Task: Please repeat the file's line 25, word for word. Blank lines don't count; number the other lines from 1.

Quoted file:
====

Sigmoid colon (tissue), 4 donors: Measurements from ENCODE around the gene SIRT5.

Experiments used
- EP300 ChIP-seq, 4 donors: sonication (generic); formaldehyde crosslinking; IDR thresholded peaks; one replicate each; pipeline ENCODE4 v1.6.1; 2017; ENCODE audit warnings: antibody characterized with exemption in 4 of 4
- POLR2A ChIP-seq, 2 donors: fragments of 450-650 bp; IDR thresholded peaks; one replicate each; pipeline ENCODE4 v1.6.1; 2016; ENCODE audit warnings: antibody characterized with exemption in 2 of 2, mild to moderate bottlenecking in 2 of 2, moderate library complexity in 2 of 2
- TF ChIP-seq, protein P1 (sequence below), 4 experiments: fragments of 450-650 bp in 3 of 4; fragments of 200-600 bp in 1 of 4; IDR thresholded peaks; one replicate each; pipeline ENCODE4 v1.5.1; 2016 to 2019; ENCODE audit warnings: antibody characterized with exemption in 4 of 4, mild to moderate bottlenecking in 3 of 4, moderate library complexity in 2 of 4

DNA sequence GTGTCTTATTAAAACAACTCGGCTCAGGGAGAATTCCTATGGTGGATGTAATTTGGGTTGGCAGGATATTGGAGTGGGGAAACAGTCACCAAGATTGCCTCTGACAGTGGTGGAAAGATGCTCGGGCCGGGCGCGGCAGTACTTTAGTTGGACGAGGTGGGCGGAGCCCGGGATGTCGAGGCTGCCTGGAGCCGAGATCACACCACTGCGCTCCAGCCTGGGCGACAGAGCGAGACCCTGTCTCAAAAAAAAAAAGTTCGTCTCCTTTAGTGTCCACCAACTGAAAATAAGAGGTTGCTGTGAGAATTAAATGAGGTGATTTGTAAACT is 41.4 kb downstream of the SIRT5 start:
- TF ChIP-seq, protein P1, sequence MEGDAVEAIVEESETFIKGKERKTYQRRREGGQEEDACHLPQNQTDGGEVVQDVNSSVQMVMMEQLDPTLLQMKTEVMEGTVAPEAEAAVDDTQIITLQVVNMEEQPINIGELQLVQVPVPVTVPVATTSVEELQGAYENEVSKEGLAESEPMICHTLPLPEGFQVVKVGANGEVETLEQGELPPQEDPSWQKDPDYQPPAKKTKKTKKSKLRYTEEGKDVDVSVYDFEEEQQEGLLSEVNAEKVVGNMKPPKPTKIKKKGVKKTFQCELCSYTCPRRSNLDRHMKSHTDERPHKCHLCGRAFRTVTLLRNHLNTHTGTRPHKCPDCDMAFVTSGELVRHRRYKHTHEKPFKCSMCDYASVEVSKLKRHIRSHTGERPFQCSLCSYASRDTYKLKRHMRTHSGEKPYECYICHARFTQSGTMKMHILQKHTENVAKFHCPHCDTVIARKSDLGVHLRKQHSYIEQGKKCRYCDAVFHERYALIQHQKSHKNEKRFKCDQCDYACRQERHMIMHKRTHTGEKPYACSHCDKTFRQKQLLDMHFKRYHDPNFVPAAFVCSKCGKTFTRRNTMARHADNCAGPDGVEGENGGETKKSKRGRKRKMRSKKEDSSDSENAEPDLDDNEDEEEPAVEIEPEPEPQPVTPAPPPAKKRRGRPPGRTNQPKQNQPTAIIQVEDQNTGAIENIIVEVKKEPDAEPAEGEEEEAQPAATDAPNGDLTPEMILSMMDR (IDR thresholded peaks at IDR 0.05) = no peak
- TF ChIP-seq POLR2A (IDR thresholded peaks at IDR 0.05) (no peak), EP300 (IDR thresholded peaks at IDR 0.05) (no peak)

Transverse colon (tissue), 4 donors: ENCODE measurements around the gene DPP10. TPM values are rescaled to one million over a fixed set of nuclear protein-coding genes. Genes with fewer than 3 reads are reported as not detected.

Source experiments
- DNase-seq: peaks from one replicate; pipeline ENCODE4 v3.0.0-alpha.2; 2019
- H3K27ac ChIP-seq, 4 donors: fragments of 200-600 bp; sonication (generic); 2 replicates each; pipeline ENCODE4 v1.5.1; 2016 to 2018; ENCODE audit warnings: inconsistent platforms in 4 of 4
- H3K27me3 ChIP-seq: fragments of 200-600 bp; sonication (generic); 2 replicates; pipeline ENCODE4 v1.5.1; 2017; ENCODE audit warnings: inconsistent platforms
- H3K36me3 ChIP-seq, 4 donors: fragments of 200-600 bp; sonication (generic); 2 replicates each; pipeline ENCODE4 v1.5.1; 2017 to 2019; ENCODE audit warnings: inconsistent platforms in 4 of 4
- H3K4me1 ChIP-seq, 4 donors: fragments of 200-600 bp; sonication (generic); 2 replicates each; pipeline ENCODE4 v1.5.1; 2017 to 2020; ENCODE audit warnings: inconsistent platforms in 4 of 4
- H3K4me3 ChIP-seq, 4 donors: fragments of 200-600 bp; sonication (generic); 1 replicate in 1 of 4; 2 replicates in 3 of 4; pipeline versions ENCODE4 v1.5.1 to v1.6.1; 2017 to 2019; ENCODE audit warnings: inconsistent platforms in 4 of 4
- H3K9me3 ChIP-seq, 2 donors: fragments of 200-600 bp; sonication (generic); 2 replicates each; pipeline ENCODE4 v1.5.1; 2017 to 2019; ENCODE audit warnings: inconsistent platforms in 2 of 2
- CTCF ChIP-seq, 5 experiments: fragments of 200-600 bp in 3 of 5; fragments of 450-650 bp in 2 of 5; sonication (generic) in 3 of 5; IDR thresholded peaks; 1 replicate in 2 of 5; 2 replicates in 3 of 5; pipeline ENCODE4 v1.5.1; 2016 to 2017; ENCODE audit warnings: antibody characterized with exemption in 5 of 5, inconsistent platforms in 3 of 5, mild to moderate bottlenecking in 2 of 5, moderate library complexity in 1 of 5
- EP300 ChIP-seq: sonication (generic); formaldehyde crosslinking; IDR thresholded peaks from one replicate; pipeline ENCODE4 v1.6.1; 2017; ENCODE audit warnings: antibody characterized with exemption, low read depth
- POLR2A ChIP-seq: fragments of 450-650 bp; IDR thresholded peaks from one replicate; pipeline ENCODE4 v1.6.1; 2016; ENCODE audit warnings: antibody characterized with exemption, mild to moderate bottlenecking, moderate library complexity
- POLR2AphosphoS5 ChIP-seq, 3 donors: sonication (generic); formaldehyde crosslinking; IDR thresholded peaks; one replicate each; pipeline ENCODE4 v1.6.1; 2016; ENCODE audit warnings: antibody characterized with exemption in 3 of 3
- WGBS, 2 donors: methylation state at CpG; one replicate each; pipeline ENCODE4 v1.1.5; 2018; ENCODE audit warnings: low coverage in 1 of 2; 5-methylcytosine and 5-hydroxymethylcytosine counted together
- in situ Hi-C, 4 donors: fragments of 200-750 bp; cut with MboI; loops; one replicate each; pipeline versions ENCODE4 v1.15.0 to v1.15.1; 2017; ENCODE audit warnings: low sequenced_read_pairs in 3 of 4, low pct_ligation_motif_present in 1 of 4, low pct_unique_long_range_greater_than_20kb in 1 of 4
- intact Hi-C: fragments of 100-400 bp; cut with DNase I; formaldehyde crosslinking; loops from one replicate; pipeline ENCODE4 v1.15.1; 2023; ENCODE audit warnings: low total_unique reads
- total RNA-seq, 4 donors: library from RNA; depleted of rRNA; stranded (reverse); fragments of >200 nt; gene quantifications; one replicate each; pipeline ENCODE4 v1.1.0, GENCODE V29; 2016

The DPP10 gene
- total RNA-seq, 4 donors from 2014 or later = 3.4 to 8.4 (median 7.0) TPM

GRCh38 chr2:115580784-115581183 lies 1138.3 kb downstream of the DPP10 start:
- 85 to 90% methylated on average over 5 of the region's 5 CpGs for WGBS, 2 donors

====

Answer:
- total RNA-seq, 4 donors: library from RNA; depleted of rRNA; stranded (reverse); fragments of >200 nt; gene quantifications; one replicate each; pipeline ENCODE4 v1.1.0, GENCODE V29; 2016